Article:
The cross-border links became even more obvious when the two Canadian guests spoke: Rueben George, the Sundance Chief of Tsleil-Waututh, and Eugene Kung, staff lawyer at West Coast Environmental Law. Rueben spoke of the shared culture of the Lummi and Tsleil-Waututh. Despite the many years of being separated by an international border, their shared understanding of the responsibility for the environment persists. For the Tsleil-Waututh, the idea of sacred obligations to the environment found expression in the Sacred Trust Initiative, whose goal is stopping the Kinder Morgan Trans Mountain pipeline expansion. Their resistance was motivated by their experience with the existing pipeline, which has had four major leaks since 2005. Because of this and other industrial developments in the Burrard Inlet, it has been harder and harder for the Tsleil-Waututh to practice their traditional way of life. Rueben doesn’t want this to happen to the Lummi, and he encouraged them to keep up their fight against the local resource extraction projects.

Eugene then spoke more specifically about the Kinder Morgan pipeline expansion proposal, the flawed National Energy Board process, and the legal aspects of the resistance to this project. This Canadian project is important for the Lummi, because the tanker traffic, set to increase to 400 tankers a year, would cross their territory and threaten their water as well.

The environment transcends national borders, contaminants transcend national borders, just as the environmental movements and the Coast Salish culture should transcend national borders. Eugene also explained how strong indigenous laws can help the greater environmental movement through such legal tools as the duty to consult and accommodate where Aboriginal rights and title are involved.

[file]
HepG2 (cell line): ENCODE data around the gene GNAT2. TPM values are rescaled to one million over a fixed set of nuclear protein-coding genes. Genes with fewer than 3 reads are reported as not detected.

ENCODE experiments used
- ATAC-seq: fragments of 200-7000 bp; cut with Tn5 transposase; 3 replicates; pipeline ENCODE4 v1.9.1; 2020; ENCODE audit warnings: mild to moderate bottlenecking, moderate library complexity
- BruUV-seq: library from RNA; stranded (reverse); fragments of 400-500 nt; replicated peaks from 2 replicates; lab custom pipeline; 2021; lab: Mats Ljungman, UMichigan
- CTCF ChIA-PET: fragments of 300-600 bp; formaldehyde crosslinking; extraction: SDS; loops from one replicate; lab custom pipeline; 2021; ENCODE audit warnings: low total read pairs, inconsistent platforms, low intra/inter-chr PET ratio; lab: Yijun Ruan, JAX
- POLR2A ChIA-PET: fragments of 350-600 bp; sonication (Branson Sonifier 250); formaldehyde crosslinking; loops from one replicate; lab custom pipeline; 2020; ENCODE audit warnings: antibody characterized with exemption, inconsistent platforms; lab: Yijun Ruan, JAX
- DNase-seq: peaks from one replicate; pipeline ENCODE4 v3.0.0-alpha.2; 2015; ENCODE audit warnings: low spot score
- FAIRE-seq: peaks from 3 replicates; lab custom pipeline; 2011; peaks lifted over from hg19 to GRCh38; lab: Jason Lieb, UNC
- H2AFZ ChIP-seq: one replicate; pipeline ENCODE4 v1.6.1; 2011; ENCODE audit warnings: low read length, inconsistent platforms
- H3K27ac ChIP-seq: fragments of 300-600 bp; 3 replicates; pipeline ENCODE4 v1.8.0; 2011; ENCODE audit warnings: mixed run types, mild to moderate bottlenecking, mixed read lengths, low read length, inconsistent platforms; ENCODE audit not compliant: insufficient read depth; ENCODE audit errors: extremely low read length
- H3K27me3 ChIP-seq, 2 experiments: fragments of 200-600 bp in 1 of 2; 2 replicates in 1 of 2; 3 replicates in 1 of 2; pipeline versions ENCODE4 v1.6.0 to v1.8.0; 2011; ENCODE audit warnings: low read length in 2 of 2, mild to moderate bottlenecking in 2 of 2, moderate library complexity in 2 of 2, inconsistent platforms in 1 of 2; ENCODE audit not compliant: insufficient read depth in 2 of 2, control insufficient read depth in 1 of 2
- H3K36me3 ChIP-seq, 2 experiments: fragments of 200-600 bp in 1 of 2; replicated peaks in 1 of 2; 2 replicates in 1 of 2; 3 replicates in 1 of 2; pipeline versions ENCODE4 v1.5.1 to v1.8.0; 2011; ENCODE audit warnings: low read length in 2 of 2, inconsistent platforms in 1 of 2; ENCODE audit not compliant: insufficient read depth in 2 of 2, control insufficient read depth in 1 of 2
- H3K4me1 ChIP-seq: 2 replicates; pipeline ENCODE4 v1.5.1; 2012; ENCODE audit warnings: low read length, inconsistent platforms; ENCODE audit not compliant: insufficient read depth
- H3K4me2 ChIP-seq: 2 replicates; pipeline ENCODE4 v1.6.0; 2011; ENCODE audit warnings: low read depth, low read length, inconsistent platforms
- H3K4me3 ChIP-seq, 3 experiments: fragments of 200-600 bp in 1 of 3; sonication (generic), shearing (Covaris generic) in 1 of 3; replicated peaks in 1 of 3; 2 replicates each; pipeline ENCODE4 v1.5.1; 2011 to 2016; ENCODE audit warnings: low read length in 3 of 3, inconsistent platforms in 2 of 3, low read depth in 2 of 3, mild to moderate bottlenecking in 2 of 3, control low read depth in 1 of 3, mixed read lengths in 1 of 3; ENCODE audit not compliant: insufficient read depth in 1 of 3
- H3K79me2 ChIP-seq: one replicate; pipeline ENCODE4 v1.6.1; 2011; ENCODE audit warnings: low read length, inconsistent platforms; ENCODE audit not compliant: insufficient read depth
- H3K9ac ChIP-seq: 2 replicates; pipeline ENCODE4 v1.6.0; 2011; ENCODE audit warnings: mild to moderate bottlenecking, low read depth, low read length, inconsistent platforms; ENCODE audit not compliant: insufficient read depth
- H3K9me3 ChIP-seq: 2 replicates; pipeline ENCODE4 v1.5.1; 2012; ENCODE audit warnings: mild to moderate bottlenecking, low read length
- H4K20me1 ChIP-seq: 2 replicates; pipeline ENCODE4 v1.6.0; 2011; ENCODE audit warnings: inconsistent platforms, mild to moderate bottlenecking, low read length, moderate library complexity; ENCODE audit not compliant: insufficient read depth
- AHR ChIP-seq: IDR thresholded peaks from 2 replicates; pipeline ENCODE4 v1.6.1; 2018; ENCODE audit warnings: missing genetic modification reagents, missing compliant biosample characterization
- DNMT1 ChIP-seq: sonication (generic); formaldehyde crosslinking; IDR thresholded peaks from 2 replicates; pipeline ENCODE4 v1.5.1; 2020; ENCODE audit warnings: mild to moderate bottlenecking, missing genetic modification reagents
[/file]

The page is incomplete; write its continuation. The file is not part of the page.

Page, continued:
Coal Port at Cherry Point

The Lummi are facing their own fossil fuel project: a proposal to build a deep-water marine terminal at Cherry Point, which would become North America’s largest coal port, exporting up to 54 million dry metric tons per year. The project got off to a rocky start with the Lummi Nation, when in 2011 the company behind the proposal failed to obtain government permits for some preliminary work but went ahead with it anyway and ended up disturbing an ancient burial site. Now, as the Sacred Trust Initiative reports, “The Lummi Nation is concerned not only about the destruction of their sacred sites, but also about the deterioration in air quality and contamination of water and soil as a result of fugitive coal dust dispersal. Shipping of coal could also have devastating impacts on fishing and fishing rights along the Washington coast.” The Lummi do have a strong legal case based on treaty fishing rights, so much so that the US Army Corps of Engineers considered denying permits for the proposal based solely on their opposition.

Getting Out of the Fossil Fuel Economy

The highlight of the Sacred Summit for me was a very inspiring talk by Winona LaDuke, an internationally renowned Anishinaabekwe (Ojibwe) activist. People from all over Whatcom County, Bellingham and Seattle joined us for her talk. Environmental work can sometimes feel like a game of whac-a-mole, with a new pipeline or coal mine or refinery being proposed every few months. We live in the fossil fuel age, from the car-friendly infrastructure of our cities to the policies and subsidies our governments use to promote an oil-based economy. Ms. LaDuke reminded us of the bigger picture, of the dangers posed by climate change, of the inevitable end to big oil. We should be aiming for a graceful transition instead of a catastrophic crash, and we should do it as soon as possible. Every pipeline that we stop should give our governments pause about their energy policies. Every renewable energy project and conservation measure will decrease our own dependence on fossil fuels.

The WCEL delegation at the end of a long day, left to right: Ana Chamgoulova, Elizabeth Zarpa and Eugene Kung